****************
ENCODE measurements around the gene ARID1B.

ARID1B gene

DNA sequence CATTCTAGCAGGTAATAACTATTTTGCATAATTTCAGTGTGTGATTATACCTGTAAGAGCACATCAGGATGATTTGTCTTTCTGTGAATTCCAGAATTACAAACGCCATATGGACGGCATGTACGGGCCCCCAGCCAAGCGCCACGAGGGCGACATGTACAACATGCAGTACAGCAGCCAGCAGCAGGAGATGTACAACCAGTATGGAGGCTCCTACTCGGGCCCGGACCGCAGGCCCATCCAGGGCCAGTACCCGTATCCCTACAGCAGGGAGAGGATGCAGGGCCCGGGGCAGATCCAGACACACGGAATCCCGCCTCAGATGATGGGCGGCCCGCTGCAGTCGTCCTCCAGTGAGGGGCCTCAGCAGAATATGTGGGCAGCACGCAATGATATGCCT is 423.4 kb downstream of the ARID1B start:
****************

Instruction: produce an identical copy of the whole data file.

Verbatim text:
ENCODE measurements around the gene ARID1B.

ARID1B gene

DNA sequence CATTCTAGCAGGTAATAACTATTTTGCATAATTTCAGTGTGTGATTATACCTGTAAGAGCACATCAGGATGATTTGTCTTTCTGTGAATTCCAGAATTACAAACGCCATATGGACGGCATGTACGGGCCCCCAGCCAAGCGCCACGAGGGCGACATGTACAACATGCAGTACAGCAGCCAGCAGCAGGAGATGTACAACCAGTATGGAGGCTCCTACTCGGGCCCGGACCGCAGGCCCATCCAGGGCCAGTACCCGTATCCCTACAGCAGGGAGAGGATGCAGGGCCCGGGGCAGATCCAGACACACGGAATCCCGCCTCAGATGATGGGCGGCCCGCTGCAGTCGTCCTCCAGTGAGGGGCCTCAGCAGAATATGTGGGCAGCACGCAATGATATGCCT is 423.4 kb downstream of the ARID1B start: